With a centralized access proxy, you can have one set of policies for each application, regardless of where the system or user is located. A third-party SaaS could have the same trust requirements for access as an internal web application. This is important because attackers try to come from the “most trusted” location, whether that’s a known IP address, an “internal” system, or a favored geographic area. With the BeyondCorp model, it’s the combination of user and endpoint that earns the trust, not the network.
Note: you can have different requirements based on whether it’s an internal or external app, but once you start making that distinction, you’re back on the road to destroying that security model you just tried to implement. Make sure your policies are based on business criticality and confidentiality, not on “inside” versus “outside.”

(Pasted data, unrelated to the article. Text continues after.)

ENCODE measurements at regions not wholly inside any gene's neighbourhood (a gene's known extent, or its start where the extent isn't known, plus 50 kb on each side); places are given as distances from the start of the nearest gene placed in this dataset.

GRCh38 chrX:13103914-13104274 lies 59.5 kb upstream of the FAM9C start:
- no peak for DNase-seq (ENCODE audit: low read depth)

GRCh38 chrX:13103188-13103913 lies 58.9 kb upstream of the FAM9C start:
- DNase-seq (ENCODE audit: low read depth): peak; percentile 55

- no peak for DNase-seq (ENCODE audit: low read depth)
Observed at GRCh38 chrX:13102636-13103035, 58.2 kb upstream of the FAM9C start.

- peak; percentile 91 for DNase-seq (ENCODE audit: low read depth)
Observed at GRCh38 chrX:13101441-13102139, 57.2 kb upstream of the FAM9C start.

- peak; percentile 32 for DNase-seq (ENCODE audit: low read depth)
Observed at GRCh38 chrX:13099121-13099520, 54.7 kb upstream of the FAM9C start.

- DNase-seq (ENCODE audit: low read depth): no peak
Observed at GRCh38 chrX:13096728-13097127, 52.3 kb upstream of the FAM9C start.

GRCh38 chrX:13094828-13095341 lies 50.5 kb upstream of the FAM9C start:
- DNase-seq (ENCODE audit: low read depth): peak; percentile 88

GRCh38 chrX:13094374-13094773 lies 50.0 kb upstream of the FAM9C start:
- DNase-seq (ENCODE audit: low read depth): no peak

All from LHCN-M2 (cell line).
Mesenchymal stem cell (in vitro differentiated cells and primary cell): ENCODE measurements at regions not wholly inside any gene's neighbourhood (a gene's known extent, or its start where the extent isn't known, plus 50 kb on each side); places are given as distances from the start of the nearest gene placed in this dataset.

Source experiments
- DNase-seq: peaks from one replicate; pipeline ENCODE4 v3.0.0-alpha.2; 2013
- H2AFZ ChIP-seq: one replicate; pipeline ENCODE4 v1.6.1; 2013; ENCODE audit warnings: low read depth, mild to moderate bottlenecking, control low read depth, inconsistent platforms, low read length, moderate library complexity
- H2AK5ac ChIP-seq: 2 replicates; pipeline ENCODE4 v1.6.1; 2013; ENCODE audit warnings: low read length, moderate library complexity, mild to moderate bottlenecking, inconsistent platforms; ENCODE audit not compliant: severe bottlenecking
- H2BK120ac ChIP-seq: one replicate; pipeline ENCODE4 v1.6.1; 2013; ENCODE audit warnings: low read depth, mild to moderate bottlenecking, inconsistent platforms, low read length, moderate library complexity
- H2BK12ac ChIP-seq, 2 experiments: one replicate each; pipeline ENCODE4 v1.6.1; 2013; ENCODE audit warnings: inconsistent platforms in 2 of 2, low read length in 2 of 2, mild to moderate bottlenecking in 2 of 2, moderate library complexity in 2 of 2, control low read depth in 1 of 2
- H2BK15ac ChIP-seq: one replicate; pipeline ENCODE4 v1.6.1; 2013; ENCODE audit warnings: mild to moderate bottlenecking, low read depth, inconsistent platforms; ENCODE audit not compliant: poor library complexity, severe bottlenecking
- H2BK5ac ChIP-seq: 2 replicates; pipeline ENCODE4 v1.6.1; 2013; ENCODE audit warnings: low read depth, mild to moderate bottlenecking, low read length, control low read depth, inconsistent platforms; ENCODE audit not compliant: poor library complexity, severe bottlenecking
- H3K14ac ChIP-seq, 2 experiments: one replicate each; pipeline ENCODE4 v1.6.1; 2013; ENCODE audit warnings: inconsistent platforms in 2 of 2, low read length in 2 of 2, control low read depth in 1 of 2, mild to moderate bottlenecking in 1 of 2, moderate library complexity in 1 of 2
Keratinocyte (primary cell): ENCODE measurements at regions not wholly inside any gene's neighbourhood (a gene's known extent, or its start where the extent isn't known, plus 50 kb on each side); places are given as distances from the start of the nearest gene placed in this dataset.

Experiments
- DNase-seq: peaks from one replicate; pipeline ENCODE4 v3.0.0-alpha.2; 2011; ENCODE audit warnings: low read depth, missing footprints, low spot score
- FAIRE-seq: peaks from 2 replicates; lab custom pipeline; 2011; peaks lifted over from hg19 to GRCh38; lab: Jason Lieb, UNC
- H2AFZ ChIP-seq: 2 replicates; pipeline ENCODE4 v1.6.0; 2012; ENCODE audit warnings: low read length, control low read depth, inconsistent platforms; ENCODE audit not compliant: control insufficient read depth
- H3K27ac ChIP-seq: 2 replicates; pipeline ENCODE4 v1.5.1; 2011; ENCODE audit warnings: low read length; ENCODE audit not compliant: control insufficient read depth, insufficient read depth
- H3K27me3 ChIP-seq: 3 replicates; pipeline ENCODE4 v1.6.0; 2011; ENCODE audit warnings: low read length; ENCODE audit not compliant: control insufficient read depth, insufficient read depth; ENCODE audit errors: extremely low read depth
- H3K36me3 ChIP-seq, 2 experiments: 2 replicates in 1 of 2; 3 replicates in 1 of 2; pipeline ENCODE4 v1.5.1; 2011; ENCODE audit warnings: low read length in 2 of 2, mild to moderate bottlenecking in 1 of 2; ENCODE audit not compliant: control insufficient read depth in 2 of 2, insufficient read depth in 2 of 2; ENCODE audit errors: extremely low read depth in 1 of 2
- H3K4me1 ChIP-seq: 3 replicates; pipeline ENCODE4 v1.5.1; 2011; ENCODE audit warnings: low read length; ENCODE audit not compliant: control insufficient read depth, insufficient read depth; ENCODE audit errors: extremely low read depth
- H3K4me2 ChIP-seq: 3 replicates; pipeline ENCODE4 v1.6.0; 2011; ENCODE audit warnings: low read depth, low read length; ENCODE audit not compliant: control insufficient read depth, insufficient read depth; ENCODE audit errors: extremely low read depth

What Should Organizations Think About?
If you’re already in the hybrid environment -- with some of your infrastructure on-premises and some in the cloud -- it’s time to think about how you could potentially use the BeyondCorp model to re-balance your security policies, because you already have assets that aren’t within your perimeter. For those with a large network who haven’t been able to segment it as much as they’d like, or for tighter control, the BeyondCorp model may offer a chance to focus on combining user and endpoint verification with encryption.
The good news is that you don’t have to do this all at once. While Google’s description of a comprehensive migration sounds daunting, moving to this different concept of security also works when you do it incrementally. Remember, you’re not actually getting rid of the perimeter controls; you’re raising the level of security on the inside so that it looks more like the outside. Any progress is a significant improvement.
Here are some of the high-level steps to plan for:
Enroll your users and their endpoints. This may require a discovery process, since users might not always be using the corporate assets you assigned them. By routing those users to a popular application through an authentication gateway such as the ones that Duo provides, you can get an inventory on the fly.